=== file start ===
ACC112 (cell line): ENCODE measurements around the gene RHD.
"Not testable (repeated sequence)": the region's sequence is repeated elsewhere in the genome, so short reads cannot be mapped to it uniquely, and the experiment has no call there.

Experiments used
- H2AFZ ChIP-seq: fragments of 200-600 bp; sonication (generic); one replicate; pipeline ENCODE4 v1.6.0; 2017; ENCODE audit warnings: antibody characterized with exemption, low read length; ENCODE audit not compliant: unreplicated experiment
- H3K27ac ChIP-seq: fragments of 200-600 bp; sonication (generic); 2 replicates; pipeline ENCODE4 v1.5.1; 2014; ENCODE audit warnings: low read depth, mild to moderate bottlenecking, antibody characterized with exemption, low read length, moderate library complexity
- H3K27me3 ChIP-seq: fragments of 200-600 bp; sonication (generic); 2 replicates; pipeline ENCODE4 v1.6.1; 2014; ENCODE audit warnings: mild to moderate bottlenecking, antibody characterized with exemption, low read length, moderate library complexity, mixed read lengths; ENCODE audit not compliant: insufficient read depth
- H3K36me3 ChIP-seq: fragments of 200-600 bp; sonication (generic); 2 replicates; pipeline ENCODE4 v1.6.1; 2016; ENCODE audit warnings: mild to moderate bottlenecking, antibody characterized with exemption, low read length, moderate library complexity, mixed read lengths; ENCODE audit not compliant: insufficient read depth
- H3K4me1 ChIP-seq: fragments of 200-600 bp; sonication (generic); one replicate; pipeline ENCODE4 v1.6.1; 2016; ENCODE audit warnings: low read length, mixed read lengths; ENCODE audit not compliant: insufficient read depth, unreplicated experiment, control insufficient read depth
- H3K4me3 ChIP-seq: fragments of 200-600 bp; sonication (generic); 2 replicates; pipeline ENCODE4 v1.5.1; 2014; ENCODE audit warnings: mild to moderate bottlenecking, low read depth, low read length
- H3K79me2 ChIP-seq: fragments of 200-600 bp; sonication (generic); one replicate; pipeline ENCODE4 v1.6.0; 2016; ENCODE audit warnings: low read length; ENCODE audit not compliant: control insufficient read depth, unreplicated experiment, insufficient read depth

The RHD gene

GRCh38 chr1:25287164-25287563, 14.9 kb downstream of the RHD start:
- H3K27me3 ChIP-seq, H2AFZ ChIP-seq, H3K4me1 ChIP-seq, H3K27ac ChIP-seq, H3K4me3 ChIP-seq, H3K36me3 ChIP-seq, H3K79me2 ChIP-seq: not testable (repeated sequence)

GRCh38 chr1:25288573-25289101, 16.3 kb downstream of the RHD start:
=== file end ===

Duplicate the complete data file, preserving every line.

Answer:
ACC112 (cell line): ENCODE measurements around the gene RHD.
"Not testable (repeated sequence)": the region's sequence is repeated elsewhere in the genome, so short reads cannot be mapped to it uniquely, and the experiment has no call there.

Experiments used
- H2AFZ ChIP-seq: fragments of 200-600 bp; sonication (generic); one replicate; pipeline ENCODE4 v1.6.0; 2017; ENCODE audit warnings: antibody characterized with exemption, low read length; ENCODE audit not compliant: unreplicated experiment
- H3K27ac ChIP-seq: fragments of 200-600 bp; sonication (generic); 2 replicates; pipeline ENCODE4 v1.5.1; 2014; ENCODE audit warnings: low read depth, mild to moderate bottlenecking, antibody characterized with exemption, low read length, moderate library complexity
- H3K27me3 ChIP-seq: fragments of 200-600 bp; sonication (generic); 2 replicates; pipeline ENCODE4 v1.6.1; 2014; ENCODE audit warnings: mild to moderate bottlenecking, antibody characterized with exemption, low read length, moderate library complexity, mixed read lengths; ENCODE audit not compliant: insufficient read depth
- H3K36me3 ChIP-seq: fragments of 200-600 bp; sonication (generic); 2 replicates; pipeline ENCODE4 v1.6.1; 2016; ENCODE audit warnings: mild to moderate bottlenecking, antibody characterized with exemption, low read length, moderate library complexity, mixed read lengths; ENCODE audit not compliant: insufficient read depth
- H3K4me1 ChIP-seq: fragments of 200-600 bp; sonication (generic); one replicate; pipeline ENCODE4 v1.6.1; 2016; ENCODE audit warnings: low read length, mixed read lengths; ENCODE audit not compliant: insufficient read depth, unreplicated experiment, control insufficient read depth
- H3K4me3 ChIP-seq: fragments of 200-600 bp; sonication (generic); 2 replicates; pipeline ENCODE4 v1.5.1; 2014; ENCODE audit warnings: mild to moderate bottlenecking, low read depth, low read length
- H3K79me2 ChIP-seq: fragments of 200-600 bp; sonication (generic); one replicate; pipeline ENCODE4 v1.6.0; 2016; ENCODE audit warnings: low read length; ENCODE audit not compliant: control insufficient read depth, unreplicated experiment, insufficient read depth

The RHD gene

GRCh38 chr1:25287164-25287563, 14.9 kb downstream of the RHD start:
- H3K27me3 ChIP-seq, H2AFZ ChIP-seq, H3K4me1 ChIP-seq, H3K27ac ChIP-seq, H3K4me3 ChIP-seq, H3K36me3 ChIP-seq, H3K79me2 ChIP-seq: not testable (repeated sequence)

GRCh38 chr1:25288573-25289101, 16.3 kb downstream of the RHD start: